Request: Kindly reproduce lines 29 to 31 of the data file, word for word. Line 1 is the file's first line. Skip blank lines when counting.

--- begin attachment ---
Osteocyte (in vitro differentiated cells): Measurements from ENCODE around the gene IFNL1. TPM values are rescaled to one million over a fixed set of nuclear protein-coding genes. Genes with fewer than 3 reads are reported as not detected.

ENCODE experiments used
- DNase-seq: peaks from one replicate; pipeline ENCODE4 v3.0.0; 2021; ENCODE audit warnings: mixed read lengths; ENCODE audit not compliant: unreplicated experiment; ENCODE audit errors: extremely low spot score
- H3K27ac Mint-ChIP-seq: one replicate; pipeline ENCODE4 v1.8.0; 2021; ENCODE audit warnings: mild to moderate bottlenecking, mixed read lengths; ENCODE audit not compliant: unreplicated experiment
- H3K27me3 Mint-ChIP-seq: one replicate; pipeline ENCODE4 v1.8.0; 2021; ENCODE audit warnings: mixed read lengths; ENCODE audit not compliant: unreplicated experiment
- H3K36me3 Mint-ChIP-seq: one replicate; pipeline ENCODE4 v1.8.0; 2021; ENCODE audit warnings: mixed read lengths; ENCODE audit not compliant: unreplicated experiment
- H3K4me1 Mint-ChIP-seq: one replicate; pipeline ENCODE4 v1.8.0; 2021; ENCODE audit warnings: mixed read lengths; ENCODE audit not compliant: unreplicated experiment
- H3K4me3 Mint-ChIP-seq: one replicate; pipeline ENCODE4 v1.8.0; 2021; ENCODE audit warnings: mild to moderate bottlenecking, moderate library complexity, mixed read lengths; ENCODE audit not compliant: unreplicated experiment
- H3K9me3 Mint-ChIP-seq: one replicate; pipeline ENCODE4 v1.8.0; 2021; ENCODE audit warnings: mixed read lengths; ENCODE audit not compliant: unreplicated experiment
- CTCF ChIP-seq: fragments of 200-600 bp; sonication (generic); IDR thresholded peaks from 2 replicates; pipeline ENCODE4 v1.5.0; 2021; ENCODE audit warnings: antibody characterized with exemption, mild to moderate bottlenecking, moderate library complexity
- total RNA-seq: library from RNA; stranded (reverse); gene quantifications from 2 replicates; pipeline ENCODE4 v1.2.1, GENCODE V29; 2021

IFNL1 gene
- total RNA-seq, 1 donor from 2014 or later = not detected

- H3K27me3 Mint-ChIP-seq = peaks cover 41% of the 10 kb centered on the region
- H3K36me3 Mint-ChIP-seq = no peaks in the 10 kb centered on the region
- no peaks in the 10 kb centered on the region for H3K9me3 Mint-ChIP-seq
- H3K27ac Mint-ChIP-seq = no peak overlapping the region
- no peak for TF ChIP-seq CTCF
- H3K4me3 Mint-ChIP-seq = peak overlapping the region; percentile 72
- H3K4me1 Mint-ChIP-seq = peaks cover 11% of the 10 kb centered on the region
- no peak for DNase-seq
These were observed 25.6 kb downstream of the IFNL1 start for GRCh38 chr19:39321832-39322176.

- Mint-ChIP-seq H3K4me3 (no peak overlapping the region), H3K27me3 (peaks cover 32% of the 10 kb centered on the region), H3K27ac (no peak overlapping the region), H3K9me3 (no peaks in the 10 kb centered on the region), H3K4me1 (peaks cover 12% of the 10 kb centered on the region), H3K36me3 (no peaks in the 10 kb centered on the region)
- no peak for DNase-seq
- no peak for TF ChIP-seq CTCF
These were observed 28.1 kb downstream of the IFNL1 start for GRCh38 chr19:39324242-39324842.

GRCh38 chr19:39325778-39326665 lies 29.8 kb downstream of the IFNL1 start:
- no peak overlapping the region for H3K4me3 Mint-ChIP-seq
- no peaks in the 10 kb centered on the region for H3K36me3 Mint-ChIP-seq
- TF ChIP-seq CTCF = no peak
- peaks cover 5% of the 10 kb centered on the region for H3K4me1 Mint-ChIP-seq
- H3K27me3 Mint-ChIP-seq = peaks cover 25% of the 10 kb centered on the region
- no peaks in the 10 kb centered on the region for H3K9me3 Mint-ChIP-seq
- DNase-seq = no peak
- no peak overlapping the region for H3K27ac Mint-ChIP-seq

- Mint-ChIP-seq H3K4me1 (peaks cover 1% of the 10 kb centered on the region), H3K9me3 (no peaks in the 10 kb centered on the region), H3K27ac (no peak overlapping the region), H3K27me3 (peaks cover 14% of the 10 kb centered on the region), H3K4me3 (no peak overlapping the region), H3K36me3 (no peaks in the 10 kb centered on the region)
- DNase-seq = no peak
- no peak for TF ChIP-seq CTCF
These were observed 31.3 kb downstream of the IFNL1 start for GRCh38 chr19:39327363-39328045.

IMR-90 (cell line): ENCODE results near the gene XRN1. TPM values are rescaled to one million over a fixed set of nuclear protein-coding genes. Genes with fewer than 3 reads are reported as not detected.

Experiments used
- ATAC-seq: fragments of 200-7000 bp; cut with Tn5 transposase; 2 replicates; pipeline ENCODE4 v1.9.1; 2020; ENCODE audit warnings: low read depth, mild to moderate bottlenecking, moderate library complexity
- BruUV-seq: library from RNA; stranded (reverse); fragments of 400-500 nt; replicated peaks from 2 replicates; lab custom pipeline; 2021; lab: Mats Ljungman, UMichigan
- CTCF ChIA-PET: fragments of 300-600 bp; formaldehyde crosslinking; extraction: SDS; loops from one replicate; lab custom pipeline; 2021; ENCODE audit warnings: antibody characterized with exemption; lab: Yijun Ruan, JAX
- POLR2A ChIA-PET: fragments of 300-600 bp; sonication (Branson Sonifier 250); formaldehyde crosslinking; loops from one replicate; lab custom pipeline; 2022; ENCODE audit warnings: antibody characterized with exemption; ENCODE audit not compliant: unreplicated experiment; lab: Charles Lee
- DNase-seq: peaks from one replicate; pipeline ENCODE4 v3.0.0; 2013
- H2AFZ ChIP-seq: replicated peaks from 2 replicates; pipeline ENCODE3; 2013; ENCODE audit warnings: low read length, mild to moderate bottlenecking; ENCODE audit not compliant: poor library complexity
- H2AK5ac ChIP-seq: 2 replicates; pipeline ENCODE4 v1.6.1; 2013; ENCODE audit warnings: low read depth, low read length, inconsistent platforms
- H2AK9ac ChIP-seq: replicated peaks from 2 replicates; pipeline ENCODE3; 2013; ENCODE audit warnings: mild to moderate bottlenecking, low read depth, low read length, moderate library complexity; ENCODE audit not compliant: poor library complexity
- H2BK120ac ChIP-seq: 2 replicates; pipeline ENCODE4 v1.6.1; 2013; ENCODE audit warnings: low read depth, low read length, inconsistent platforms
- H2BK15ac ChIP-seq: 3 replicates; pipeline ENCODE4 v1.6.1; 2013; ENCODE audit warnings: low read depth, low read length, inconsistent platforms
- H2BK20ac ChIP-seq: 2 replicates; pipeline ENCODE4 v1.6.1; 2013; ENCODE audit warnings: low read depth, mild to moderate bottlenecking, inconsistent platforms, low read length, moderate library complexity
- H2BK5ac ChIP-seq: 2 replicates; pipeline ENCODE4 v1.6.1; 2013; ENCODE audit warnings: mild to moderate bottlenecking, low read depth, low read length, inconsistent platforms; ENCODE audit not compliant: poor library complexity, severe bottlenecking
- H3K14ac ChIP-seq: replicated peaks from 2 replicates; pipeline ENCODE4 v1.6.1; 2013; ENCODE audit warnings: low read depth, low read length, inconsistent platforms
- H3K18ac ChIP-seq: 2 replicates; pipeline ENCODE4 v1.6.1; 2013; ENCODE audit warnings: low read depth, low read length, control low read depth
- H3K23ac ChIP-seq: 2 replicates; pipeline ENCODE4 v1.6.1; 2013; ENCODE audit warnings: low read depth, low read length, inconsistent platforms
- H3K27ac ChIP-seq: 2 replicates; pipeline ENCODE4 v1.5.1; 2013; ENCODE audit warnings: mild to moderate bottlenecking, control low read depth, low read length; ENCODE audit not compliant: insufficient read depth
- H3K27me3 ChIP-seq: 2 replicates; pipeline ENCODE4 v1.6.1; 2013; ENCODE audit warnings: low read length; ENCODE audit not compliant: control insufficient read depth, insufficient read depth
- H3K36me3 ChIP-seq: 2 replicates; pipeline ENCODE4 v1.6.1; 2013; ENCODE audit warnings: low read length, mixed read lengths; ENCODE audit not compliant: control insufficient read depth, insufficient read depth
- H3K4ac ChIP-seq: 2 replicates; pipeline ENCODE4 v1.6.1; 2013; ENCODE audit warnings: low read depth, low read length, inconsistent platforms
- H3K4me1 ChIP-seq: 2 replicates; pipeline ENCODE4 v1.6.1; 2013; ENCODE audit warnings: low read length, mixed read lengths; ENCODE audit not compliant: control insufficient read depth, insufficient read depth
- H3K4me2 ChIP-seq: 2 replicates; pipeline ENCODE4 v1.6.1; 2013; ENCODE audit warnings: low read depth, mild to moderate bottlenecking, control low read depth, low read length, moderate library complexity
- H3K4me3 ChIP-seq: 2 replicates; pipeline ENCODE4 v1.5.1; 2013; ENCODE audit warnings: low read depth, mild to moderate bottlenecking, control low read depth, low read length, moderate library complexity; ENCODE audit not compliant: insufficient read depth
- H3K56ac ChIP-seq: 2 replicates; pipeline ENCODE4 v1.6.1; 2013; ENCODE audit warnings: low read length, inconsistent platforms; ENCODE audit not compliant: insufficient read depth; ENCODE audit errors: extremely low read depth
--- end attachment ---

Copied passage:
- no peaks in the 10 kb centered on the region for H3K36me3 Mint-ChIP-seq
- TF ChIP-seq CTCF = no peak
- peaks cover 5% of the 10 kb centered on the region for H3K4me1 Mint-ChIP-seq